Of course, others have also noted that Firefox will miss a few Linux users downloading that version as Linux users all over will prefer to get it using their distros’ ordinary means of getting packages and updates…
I learned about the new consortium called RF4CE (Radio Frequency for Consumer Electronics) that seems to consist of a range of the consumer electronics giants (but oddly I cannot find any actual web site explaining any details on this gang) and they’re obviously working on a new remote control standard based on the IEEE 802.15.4 standard so hopefully we’ll soon see remote controls go to the 2.4GHz band and fight the growing number of devices there, to make remote controls more functional on wider ranges than the somewhat limited infrared thingies current devices use.
Oh, and of course that’ll force us to buy new “all-in-one” remote controls soonish… 🙂
My 19″ (Acer) LCD screen at work died the other day. It started flickering a lot and when I tried to switch it off/on to see if the flickering would go away, it wouldn’t go back on again.
I got a lowly 1280×1024 screen to borrow until my new screen would arrive and I got to experience that using the panning screen thing of Kubuntu (my desktop would remain 1600×1200 since I preferred not to reboot or even shutdown my X) could easily get the mouse coordinates confused and then I had to hurry up to the upper left corner to “reset” the coordinates and then I could again click on the correct items on the screen…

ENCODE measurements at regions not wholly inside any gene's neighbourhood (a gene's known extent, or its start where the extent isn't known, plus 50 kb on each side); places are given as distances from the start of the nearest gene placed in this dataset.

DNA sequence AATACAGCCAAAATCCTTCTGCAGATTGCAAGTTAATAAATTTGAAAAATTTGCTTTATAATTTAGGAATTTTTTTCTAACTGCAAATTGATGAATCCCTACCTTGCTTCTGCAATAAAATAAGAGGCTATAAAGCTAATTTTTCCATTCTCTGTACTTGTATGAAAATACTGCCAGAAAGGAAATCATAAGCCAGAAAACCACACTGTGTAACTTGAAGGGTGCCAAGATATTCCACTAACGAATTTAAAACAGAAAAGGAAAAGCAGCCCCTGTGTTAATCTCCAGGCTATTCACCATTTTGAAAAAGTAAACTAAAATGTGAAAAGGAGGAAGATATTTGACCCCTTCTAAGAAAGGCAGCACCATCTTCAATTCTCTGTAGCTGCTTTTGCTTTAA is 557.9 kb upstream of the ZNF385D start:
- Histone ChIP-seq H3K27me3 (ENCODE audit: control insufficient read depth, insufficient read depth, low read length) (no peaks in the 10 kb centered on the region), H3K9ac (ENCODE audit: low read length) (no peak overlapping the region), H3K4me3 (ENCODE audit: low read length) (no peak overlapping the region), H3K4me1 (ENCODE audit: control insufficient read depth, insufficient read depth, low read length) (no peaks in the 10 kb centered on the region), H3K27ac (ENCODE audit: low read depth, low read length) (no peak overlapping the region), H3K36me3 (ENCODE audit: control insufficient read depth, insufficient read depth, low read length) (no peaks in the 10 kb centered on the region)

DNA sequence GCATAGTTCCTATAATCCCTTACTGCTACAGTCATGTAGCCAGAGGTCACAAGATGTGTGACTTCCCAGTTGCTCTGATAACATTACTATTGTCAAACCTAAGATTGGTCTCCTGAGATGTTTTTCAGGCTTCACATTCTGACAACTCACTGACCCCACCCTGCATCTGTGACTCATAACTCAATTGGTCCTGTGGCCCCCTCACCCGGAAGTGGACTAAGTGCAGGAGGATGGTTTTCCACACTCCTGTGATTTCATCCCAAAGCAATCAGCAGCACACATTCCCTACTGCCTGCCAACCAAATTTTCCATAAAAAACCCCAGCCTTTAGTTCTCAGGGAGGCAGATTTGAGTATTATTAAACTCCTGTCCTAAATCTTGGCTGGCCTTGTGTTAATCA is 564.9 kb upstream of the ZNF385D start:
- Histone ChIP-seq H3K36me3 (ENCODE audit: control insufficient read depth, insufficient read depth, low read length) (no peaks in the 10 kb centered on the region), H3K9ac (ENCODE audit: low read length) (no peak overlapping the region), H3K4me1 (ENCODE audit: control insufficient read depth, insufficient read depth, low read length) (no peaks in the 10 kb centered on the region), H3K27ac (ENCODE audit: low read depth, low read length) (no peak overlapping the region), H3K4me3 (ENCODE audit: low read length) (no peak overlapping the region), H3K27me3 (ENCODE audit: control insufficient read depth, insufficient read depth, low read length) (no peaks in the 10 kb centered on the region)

Very well, I got a 24″ 240BW Philips. This being a widescreen thing (they’re really taking over the world, those widescreen versions) it prefers 1920×1200 resolution. My computer had one of them intel graphics chips (82Q963/Q965) on the board and dang, I got no good resolution no matter how I poked the xorg.conf file. After trying out 915resolution, I learned that the graphics card couldn’t in fact show the necessary resolution so I had to insert a card that can. I got a dreaded Nvidia and now I’m using the evil proprietary drivers to get DVI at this resolution…
But I must say that with my 19″ at 1600×1200 and my 20″ at home at the same resolution, bumping up the screen size yet another notch to 24″ makes me think 1920×1200 is kind of on the low side for such a huge screen. I did a quick check on my favourite tech stuff compare site (prisjakt.nu) but it seems there’s no screens with higher resolutions at this size?